# Prove that $\lim_{n\to \infty}\left (1+\frac{1}{2^n}\right)^{2^n}$ exists

I have to prove that the following limit exists: $$\lim_{n\to \infty} \left(1+\frac{1}{2^n}\right)^{2^n}$$ I already proved it is strictly increasing, but I also have to prove its bounded. I need help with proving it to be bounded.

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Do you recognise some other, famous limit? –  Lord_Farin Oct 23 '12 at 16:25
yes, but we cann't use that. I have to prove its monotone and its bounded, then it has a limit –  Badshah Oct 23 '12 at 16:26
If it is homework, please consider adding the homework tag, then. You could check out this page. –  Lord_Farin Oct 23 '12 at 16:27
Do you know the inequality $\ln(1+x)\lt x$ for all positive $x$? Your boundedness follows quickly from that. –  Steven Stadnicki Oct 23 '12 at 17:26
@Badshah For instance, it's true (with $\leq$ rather than $\lt$) when $x=0$, and since $\frac{d}{dx} \ln(1+x) = \frac{1}{1+x} \lt 1 = \frac{d}{dx} x$ then it's true for all larger $x$. –  Steven Stadnicki Oct 23 '12 at 18:05

Putting $2^n=r$ ,so $r\to \infty$ as $n\to \infty$

So, the limit becomes $\lim_{r\to \infty}(1+\frac 1 r)^r$

Now, its $(s+1)$th term of in binomial expansion is $$\frac{r(r-1)\cdots(r-s)}{r^s(s!)}=\frac 1{s!}\prod_{0\le t\le s}\left(1-\frac t r\right)$$

As $r\to\infty, (s+1)$ th term becomes $\frac 1{s!}$

$$\lim_{r\to \infty}(1+\frac 1 r)^r=\sum_{0\le s< \infty}\frac 1{s!}=1+\frac 1 {1!}+\frac 1 {2!}+\cdots>2$$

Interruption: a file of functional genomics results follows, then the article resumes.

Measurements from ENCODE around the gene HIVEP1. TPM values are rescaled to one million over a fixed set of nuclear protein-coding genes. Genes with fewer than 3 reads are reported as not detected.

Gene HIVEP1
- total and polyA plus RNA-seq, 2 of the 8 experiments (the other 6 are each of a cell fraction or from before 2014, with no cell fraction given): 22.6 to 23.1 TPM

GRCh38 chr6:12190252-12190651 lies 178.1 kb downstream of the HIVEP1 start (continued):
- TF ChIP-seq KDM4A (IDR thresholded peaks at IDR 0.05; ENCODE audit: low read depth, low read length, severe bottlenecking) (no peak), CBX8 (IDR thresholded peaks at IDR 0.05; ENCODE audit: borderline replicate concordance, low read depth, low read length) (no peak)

Now, $3!=1\cdot2\cdot3>1\cdot2\cdot2\implies \frac 1{3!}<\frac 1{2^2}$

Similarly, $\frac 1{4!}<\frac 1{2^3}, \frac 1{5!}<\frac 1{2^4}$

So, $\sum_{0\le s< \infty}\frac 1{s!}<1+1+\frac 1{2}+\frac 1{2^3}+\frac 1{2^4}+\cdots=1+\frac{1}{1-\frac 1 2}=1+2=3$

So, $$2<\lim_{r\to \infty}(1+\frac 1 r)^r<3$$

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I cant use that –  Badshah Oct 23 '12 at 16:26
@Badshah, could you please share the reason and tell me which formulae are allowed? –  lab bhattacharjee Oct 23 '12 at 16:28
@Badshah, then lookup a proof for this equivalence and apply it to your problem. –  akkkk Oct 23 '12 at 16:28
I have to prove its monotone and its bounded. I also know that 1+k/x >=(1+1/x)^k for k a natural number and x>0 –  Badshah Oct 23 '12 at 16:30
That's odd. Putting $x = k$ yields $e \le 2$, an apparent contradiction. –  Lord_Farin Oct 23 '12 at 16:34

To prove it is bounded, we will exploit the fact $\ln(1+x) \leq x$. Now, we have

$$a_n = e^{2^n\ln(1+\frac{1}{2^n})} \leq e^{}$$

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Let's make two steps together, hopefully that should be enough. Consider $f(x) = (1+1/x)^x$ and it is now sufficient to show that $f(x)$ is bounded as $x \to \infty$. Let $L(x) = \log f(x) = x \log(1+1/x)$. Now since $\log(x)$ is continuous, it suffices to show that $L(x)$ is bounded as $x \to \infty$. (You could e.g. prove that $L(x) < 3$ for all $x > 1$.)

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